Protect Your Stock Options with these 409A Safe Harbor Rules

August 1, 2022 Chris Orndorff

Deferred compensation in the form of stock options is an appealing way for private and early-stage companies to attract top-tier talent without draining their precious cash reserves.  However, companies that award stock options are required to comply with the U.S. Internal Revenue Code’s (“IRC” or “Code”) Section 409A (“IRC 409A”), which is covered in greater detail in our article, “Know 409A Rules to Avoid Employee Tax Penalties” Given that failing to comply with the required tax rules carries stiff penalties, management teams planning on awarding stock options to employees need to be familiar with the regulations as well as the situations that necessitate a valuation appraisal.

Basic Requirements for Stock Options and Stock Appreciation Rights

As discussed in our other article covering IRC 409A mentioned above, failure to comply with the tax rules concerning deferred compensation arrangements can result in the IRS levying penalties on a company’s employees, which can become nightmarishly expensive.  Thus, for companies seeking to avoid tax penalties on stock options and stock appreciation rights (“SARs”) awarded to employees, IRC 409A establishes five basic requirements with which the stock options and SARs awarded must comply:

    1. Incentive stock options (“ISOs”) and stock options issued under Employee Stock Purchase Plans (“ESPPs”) covered by Section 423 of the Code are exempt if they continue to meet applicable qualification requirements.
    2. Non-qualified stock options and SARs may not have an exercise price that falls below the fair market value of the underlying common shares as of the grant date.
    3. The underlying common stock must be that of either 1) the company receiving the services of the employee or 2) of a parent company that owns 50.0 percent or greater of the company receiving services.
    4. Only stock that qualifies as “common stock” may underlie a stock option or SAR granted to an employee.
    5. A stock option or SAR may not provide for a deferral feature or be exchanged for another form of deferred compensation.

For the second requirement, the IRS requires companies to prove that stock options awarded to employees have been granted with an exercise price that is at least equal to the fair market value of the underlying stock on the grant date.  To assist companies in their compliance with IRC 409A, the IRS provides for three “safe-harbor” methods on which companies may rely, which are discussed in the following section.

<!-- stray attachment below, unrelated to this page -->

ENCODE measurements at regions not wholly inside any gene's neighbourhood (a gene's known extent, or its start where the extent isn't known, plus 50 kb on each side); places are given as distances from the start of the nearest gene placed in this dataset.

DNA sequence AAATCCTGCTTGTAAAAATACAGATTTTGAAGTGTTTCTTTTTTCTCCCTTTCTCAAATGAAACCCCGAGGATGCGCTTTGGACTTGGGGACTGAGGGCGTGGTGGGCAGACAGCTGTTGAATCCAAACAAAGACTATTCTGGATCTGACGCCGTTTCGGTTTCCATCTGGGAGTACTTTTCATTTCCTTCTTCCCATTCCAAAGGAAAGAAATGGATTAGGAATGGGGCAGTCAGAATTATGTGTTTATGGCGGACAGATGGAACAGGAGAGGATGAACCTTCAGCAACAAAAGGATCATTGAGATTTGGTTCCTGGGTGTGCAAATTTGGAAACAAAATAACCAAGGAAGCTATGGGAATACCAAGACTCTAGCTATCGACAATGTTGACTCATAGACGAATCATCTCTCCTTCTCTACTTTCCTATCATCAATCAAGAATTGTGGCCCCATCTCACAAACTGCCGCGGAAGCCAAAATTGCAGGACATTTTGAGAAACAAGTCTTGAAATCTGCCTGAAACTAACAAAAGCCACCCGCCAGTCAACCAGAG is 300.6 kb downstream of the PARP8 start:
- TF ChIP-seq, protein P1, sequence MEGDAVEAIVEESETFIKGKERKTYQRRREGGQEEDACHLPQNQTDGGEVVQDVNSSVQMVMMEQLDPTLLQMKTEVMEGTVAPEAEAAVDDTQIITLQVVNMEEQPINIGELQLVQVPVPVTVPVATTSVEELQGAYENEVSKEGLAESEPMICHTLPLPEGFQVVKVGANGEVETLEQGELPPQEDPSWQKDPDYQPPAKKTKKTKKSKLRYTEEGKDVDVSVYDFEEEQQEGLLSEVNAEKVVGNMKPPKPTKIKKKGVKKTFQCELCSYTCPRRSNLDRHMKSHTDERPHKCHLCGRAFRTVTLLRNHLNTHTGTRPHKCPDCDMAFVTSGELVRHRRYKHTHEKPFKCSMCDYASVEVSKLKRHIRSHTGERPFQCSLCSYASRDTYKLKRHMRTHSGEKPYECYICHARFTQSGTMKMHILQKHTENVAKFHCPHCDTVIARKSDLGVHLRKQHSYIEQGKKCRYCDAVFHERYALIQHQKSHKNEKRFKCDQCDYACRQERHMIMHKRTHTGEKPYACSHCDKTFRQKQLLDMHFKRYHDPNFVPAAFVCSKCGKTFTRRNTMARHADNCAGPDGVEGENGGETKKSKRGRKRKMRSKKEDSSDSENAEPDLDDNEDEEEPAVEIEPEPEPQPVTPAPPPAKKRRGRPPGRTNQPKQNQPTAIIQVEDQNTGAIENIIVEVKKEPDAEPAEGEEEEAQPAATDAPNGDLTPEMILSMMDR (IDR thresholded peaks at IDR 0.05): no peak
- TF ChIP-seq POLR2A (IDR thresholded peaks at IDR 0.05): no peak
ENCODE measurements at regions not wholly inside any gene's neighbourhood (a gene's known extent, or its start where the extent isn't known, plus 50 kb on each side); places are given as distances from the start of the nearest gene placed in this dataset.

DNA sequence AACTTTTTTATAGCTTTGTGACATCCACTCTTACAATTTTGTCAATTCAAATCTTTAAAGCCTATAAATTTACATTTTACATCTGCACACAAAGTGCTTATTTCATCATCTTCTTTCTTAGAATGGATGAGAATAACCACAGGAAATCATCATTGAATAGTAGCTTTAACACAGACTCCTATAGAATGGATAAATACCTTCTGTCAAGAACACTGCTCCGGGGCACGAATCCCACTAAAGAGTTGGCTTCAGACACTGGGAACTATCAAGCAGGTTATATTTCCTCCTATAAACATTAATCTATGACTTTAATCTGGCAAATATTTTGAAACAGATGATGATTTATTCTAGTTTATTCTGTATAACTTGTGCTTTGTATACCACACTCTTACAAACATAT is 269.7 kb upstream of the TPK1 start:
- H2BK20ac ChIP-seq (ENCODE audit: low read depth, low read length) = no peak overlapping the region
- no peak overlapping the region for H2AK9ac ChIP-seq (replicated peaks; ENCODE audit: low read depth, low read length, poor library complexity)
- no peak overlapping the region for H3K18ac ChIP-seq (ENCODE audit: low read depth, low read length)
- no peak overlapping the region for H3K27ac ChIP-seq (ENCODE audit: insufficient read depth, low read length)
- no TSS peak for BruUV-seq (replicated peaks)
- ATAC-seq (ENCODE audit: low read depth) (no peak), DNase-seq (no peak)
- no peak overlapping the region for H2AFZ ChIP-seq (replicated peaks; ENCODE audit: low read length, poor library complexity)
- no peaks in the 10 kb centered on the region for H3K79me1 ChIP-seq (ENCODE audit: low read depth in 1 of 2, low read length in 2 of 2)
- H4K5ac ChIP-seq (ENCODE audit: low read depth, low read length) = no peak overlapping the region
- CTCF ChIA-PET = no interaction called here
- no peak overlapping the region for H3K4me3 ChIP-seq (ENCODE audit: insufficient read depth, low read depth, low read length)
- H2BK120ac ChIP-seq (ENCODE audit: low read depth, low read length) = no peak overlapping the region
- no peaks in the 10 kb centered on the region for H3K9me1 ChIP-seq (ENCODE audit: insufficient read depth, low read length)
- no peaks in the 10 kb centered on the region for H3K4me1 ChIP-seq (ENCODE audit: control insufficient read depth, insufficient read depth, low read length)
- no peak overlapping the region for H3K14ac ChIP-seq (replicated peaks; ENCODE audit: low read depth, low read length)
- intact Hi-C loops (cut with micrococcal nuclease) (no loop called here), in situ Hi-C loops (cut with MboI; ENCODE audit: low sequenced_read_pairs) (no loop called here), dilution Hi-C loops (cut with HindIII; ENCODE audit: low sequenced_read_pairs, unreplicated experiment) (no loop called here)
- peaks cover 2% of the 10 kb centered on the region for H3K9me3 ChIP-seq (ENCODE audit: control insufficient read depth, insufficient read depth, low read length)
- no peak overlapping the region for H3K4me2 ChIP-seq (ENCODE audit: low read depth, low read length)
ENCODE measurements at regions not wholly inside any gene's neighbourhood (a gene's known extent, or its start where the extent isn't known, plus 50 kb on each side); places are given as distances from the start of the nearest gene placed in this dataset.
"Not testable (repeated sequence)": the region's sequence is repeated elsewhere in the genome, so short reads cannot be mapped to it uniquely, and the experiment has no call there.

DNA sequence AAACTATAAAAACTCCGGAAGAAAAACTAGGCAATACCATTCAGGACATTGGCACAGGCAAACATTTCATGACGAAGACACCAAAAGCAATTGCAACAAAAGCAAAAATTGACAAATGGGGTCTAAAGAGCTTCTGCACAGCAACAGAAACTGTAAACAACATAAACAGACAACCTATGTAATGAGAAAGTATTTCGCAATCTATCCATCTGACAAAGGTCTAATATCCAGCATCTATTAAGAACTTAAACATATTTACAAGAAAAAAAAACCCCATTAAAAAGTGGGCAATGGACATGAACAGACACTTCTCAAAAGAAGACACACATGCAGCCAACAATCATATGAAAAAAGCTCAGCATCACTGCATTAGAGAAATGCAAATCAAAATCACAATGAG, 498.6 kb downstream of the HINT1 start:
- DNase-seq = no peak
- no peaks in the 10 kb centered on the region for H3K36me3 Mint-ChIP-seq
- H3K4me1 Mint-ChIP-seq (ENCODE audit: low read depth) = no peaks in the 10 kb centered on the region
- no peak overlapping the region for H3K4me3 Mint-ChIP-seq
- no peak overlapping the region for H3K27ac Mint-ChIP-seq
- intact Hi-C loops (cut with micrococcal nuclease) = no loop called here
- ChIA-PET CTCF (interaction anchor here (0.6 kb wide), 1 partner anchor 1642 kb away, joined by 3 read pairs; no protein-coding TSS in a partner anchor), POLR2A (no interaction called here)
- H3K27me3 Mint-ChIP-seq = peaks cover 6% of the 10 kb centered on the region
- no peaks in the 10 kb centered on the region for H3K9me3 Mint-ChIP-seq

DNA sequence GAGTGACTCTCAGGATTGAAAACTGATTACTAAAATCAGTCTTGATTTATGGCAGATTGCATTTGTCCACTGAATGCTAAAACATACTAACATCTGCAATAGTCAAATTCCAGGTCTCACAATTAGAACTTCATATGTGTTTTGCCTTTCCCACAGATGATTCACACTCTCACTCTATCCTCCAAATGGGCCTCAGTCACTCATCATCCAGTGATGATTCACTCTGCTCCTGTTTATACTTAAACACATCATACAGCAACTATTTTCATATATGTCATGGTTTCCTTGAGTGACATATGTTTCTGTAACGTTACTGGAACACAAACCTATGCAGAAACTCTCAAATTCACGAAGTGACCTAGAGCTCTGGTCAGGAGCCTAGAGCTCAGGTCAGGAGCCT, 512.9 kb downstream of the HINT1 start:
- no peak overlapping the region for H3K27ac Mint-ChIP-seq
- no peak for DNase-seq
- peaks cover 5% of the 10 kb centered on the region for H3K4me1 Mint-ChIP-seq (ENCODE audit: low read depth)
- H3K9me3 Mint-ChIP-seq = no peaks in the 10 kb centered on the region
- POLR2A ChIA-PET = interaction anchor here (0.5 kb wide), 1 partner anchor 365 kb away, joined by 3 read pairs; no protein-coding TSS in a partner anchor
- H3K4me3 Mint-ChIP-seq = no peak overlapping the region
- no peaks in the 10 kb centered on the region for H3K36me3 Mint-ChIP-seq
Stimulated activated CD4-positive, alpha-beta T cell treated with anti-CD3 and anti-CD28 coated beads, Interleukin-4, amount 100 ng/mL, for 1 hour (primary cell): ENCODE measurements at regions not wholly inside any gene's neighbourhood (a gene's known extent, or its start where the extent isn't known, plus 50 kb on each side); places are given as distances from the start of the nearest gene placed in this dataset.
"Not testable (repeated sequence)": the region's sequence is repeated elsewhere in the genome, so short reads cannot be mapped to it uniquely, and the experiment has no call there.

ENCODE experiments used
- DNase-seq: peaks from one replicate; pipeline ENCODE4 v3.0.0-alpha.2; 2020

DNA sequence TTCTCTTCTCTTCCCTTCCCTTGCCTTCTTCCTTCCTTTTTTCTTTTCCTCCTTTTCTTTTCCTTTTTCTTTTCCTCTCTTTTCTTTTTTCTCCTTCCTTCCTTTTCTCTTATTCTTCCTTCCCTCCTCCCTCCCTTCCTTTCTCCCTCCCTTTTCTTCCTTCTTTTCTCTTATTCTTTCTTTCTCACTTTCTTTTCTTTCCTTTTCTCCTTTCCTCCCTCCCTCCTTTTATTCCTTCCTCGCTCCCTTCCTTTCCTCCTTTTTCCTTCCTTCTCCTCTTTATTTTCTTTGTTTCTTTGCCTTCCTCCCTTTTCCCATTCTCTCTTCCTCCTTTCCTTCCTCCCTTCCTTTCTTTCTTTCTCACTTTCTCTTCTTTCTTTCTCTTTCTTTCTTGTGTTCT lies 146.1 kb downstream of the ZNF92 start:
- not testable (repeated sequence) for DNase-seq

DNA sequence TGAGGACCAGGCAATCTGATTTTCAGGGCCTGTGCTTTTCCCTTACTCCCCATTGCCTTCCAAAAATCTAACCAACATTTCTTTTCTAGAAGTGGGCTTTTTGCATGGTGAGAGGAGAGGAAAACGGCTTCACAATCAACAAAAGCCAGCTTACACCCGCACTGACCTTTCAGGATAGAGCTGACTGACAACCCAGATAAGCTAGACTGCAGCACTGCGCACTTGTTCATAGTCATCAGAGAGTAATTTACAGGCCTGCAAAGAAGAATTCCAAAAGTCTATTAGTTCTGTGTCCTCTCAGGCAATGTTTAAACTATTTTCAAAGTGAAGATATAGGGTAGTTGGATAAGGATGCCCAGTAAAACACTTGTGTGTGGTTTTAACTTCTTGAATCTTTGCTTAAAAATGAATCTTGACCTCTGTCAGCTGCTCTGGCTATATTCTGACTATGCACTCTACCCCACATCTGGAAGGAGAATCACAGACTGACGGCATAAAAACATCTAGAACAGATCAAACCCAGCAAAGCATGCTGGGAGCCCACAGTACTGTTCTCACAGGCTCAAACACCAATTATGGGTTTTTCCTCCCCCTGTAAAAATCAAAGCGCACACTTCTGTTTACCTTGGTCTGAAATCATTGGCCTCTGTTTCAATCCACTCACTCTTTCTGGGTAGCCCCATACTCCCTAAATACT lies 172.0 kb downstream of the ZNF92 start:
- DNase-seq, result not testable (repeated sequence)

Safe-Harbor Rules

If one of the three safe harbor methods are employed, the IRS must accept the valuation unless it can prove that the valuation performed was “grossly unreasonable.”  The safe harbor methods are described below:

    1. New Company / Illiquid Startup Method: A company may perform an internal valuation if a) it has conducted business for 10 years or less, b) is not reasonably expected to undergo a change in control within 90 days or a public offering within 180 days, and c) the company’s stock is not subject to put or call rights.  The internal valuation may be presumed to be reasonable if it meets certain requirements including the qualifications of the preparer, narrative documentation, consideration of all material facts affecting the value of the company, and the application of appropriate premiums and discounts.
    2. Qualified Independent Appraiser Method: A private company may retain a qualified independent appraiser to perform its 409A valuation.  The valuation analysis must be no more than 12 months prior to the grant date, assuming no material company events have occurred in the time elapsed between the date of the valuation and the date of the grant that would be likely to affect the value of the company.  Examples of material events include new rounds of financing, an acquisition offer by another company, certain instances of secondary sales of common stock, acquisition or development of valuable intellectual property, significant changes to a company’s financial outlook, among others.
    3. Binding Formula Method: Private companies may also be able to employ a formulaic method to satisfy the requirements of IRC 409A.  The valuation must be based on (a) a non-lapse restriction such as a buy-sell agreement, which requires the transferee to sell such common stock only at a formula price based on book value, a reasonable multiple of earnings, or a reasonable combination thereof, and (b) that method is then consistently used for both compensatory and non-compensatory purposes in all transactions in which the issuer is either the purchaser or seller of the common stock, such that the formula acts as a substitute for the value of the underlying stock.

Each of the three safe harbor methods listed above have various pros and cons with respect to cost, subjectivity, and the burden each method places on a company’s management team, which we have summarized in the table below:


Although the IRS provides three safe harbor methods to comply with the regulations, maneuvering complex valuation issues by yourself can be like steering a large ship on a dark night – without knowledge of the waters, you might be putting your boat and crew at risk.  If you find yourself getting battered on the rocks, allow VIO to navigate you safely ashore with a free valuation consultation.

Chris Orndorff

Chris is the co-founder and Director at Valuations I/O and leverages his modeling and creative abilities to provide insightful analyses to clients.  Chris lives in Spokane, WA with his wife, Maria Helena, and spunky Border Collie, Yoshi.